LLCs are a business structure where the owners are afforded separation from their business. Forming a limited liability company (LLC) offers you liability protection from the debts and liabilities of your business. This means that if your business is sued you will be given protection for your own personal assets. Rather than have creditors come for your home, bank accounts, or personal items, they would be untouchable. You would only be at risk for what you have put into the company. Limited liability companies offer this benefit that is given to corporations as well, but also offer some benefits from that of a partnership or sole proprietorship.
How an LLC Protects Your Assets
When you form an LLC, you are creating a new business entity. This is formed completely separate from its owners, and it offers you limited liability protection. As a general rule, if an LLC can’t pay its debts, then the creditors cannot go after the owner's bank accounts or assets. Instead, LLC’s creditors can only go after the LLC’s bank account and other assets.
What does an LLC not protect you against?
When it comes to personal liability, an LLC will not protect against this. This means that due to your own negligence, malpractice, or other personal wrongdoing, that you commit related to your business, you cannot shield your assets This is why it is essential to hold liability insurance.
Improving Limited Liability Company Asset Protection
Strategies to Improve LLC Asset Protection
- Purchase Insurance: By having insurance you can also limit your liability when it comes to negligence or personal mistakes that you make in relation to your business. Although your LLC may not protect you from everything, having insurance will.
- Elect Corporate status: LLCs are able to elect the tax status it wishes to hold. This means that as an LLC you can elect corporate status.
- Independent Entity: In corporate law, shareholders that mix personal assets with corporate assets are held liable for anything that may occur. This can also occur with LLCs. To avoid this, keeping LLC finances completely separate and as a separate entity is necessary. Your LLC should have its own bank account and credit cards, as well as contracts, invoices, purchase orders, and other important documents that should have the name of the LLC on them.
- Establish credit: Having personal guarantees for a company is one way that you can become liable for company debts. If you guarantee something such as a lease, or even a loan, then you would be agreeing to pay these should the LLC not be able to. Essentially you will be a guarantor. In some cases you may even be asked to pledge your assets. Avoid this by obtaining credit for your business alone. You can do this by paying your bills on time and showing a track record of real revenue and profit.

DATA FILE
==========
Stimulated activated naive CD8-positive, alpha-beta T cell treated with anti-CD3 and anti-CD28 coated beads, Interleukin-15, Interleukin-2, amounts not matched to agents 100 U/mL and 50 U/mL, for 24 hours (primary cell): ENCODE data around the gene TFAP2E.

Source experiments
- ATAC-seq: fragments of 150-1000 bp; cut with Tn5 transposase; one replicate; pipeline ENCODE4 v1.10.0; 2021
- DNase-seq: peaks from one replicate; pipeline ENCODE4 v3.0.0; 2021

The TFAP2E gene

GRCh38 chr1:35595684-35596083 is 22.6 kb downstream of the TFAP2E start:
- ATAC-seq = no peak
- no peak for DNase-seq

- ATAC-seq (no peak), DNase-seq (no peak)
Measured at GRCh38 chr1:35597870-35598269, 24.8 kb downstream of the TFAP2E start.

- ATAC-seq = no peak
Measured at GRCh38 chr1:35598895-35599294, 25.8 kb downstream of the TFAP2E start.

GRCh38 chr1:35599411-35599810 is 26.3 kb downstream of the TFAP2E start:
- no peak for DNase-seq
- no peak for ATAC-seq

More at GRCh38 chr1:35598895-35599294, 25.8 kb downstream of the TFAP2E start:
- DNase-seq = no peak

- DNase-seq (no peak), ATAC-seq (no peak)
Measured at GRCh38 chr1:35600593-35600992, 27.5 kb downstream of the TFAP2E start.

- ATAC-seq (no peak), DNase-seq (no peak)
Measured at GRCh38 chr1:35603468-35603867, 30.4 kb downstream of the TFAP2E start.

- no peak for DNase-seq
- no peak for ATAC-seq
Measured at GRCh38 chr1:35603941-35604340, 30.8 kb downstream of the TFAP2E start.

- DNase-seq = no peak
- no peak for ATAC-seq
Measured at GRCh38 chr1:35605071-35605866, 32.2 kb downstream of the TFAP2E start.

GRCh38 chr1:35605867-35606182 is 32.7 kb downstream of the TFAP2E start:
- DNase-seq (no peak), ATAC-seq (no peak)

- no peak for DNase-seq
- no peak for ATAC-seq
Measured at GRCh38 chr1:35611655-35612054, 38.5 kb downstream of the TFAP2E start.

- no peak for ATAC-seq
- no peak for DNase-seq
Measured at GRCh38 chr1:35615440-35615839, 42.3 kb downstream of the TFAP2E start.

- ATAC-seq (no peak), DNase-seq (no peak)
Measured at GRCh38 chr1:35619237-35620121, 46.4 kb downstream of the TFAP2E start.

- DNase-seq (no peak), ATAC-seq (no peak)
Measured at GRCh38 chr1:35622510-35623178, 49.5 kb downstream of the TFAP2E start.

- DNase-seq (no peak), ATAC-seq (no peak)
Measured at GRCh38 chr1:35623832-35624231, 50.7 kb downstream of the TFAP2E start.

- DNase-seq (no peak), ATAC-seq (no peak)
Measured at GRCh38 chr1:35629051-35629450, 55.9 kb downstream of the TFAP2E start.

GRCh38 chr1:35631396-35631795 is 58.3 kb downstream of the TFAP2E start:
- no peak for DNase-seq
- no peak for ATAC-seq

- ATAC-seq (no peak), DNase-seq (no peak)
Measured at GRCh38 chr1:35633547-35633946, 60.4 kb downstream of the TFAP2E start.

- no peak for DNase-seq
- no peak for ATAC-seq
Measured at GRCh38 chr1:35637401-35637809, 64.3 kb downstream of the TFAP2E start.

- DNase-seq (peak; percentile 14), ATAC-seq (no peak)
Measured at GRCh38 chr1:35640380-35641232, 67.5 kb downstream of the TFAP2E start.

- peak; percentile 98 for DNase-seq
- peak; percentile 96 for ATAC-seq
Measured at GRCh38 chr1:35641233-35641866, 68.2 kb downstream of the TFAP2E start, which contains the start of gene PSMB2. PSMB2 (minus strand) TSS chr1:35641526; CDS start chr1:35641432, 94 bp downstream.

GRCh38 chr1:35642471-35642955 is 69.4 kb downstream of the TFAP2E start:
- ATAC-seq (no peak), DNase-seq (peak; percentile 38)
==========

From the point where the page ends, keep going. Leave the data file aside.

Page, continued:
- Use Trusts: If your LLC is sued, then any money that is in the LLC can be taken by the creditor. The purpose of the LLC is essentially to ensure that a creditor cannot access your personal assets. To minimize your risk, you should keep as little money in your company as possible, and pay the rest either to the owners, or a trust.
It is important to note a few limitations on this. If you owe a creditor and transfer money out of the company, then the transaction may be taken as fraudulent. If you do not keep enough money in the company in order to pay the expenses, the court may hold you personally liable regardless. This will eventually lead to undercapitalization of your business and even possibly a lawsuit seen as an effort to defraud business creditors.
Form an LLC
When looking into how to form an LLC there is a specific process that a lawyer can help you with. The lawyer can help to ensure that you are in compliance with all state laws. First, you will need to give your LLC a unique name, then follow up by choosing a registered agent in the state of formation. This person will need to have a physical address in the state of formation. This is to ensure that they can accept due process should your business get sued.
Next, you will need to begin filing the articles of the organization. This establishes the existence of your LLC. You will also need to pay a filing fee, which will vary based on the state you are forming in. This should be followed up by your operating agreement. The operating agreement will outline the ownership of your LLC, as well as operating procedures. This ensures that should something occur, all business owners are on the same page. It reduces the risk of future conflict.
Finally, you will need to obtain an EIN, similar to a social security number for your business, and open a bank account. Soon enough you will be ready to start doing business legally as an LLC.
Should I Hire a Business Lawyer?
Hiring a business lawyer ensures that you stay in compliance. Rather than stress to understand what you need to do and hope that it works out, a business lawyer is well versed in the laws.